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Cinema has had a hugely influential role on global culture in the 20th century at multiple levels: social, political, and educational. The part of British cinema in this has been controversial - often derided as a whole, but also vigorously celebrated, especially in terms of specific films and film-makers.
In this Very Short Introduction, Charles Barr considers films and filmmakers, and studios and sponsorship, against the wider view of changing artistic, socio-political, and industrial climates over the decades of the 20th Century. Considering British cinema in the wake of one of the most familiar of cinematic reference points - Alfred Hitchcock - Barr traces how British cinema has developed its own unique path, and has since been celebrated for its innovative approaches and distinctive artistic language.
ABOUT THE SERIES: The Very Short Introductions series from Oxford University Press contains hundreds of titles in almost every subject area. These pocket-sized books are the perfect way to get ahead in a new subject quickly. Our expert authors combine facts, analysis, perspective, new ideas, and enthusiasm to make interesting and challenging topics highly readable.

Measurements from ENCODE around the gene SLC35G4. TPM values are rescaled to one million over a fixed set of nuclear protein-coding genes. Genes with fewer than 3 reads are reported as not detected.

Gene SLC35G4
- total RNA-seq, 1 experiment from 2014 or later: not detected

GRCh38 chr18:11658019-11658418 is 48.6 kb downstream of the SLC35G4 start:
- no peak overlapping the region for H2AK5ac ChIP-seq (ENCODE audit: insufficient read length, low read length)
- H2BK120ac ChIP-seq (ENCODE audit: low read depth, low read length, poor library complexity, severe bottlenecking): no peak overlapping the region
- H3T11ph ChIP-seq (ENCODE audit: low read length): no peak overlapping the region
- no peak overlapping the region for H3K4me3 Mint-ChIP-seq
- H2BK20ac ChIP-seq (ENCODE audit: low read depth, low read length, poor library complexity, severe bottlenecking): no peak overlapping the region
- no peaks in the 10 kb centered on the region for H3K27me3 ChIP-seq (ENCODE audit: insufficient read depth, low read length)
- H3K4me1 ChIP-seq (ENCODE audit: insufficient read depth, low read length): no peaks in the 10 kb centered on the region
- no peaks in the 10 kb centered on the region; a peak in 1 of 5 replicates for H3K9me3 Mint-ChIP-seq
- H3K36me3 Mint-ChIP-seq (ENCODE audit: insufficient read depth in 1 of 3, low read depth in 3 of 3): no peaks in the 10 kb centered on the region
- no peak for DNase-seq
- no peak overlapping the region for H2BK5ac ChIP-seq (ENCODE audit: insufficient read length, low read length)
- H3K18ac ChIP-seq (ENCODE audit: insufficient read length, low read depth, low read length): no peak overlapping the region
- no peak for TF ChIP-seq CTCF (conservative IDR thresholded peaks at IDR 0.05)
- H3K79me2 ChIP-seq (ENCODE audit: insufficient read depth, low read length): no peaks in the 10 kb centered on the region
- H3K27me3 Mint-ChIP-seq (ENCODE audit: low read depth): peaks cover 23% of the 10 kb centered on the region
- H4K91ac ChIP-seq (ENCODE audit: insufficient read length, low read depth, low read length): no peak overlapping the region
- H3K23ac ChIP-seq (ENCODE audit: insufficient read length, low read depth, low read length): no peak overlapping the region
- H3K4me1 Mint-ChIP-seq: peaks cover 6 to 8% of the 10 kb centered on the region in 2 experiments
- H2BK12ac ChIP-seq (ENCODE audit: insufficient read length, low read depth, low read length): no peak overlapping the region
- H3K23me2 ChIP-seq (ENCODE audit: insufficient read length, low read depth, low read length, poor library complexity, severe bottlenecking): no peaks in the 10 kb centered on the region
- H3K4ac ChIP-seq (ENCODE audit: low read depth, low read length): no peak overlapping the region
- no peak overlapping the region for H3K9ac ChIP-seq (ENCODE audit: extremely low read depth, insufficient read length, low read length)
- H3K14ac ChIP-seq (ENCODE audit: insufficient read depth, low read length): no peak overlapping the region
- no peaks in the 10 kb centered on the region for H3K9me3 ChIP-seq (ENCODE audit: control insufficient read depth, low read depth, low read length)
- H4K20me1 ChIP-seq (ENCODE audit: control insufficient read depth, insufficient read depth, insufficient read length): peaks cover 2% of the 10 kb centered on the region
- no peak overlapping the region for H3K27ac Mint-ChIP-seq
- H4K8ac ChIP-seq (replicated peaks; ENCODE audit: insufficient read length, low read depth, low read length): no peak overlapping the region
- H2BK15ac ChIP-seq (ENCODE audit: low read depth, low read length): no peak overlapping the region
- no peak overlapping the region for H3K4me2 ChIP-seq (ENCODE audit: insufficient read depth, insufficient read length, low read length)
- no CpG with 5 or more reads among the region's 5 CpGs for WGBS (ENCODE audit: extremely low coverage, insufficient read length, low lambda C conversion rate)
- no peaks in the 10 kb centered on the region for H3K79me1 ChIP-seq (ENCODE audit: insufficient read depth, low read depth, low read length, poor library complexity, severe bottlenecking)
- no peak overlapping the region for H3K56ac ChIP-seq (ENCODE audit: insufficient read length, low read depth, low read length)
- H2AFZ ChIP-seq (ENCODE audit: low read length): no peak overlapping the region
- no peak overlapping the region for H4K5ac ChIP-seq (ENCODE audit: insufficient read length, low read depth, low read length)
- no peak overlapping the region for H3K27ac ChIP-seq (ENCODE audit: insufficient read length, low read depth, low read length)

Charles Barr worked for many years at the University of East Anglia, helping to develop one of the first UK programmes in Film Studies at graduate and undergraduate level. He has since taught in St Louis, Galway and Dublin, and is currently a Research Fellow at St Mary's University, Twickenham. Much of his published work has been on British Cinema, including books on Ealing Studios (1977) and English Hitchcock (1999), and he was co-writer, with director Stephen Frears, of Typically British, part of the centenary history of cinema broadcast on Channel 4 in 1995. He has continued writing on Hitchcock, with a study of Vertigo in the BFI Classics series (new edition, 2012) and Hitchcock: Lost and Found, co-authored with the Parisian scholar Alain Kerzoncuf.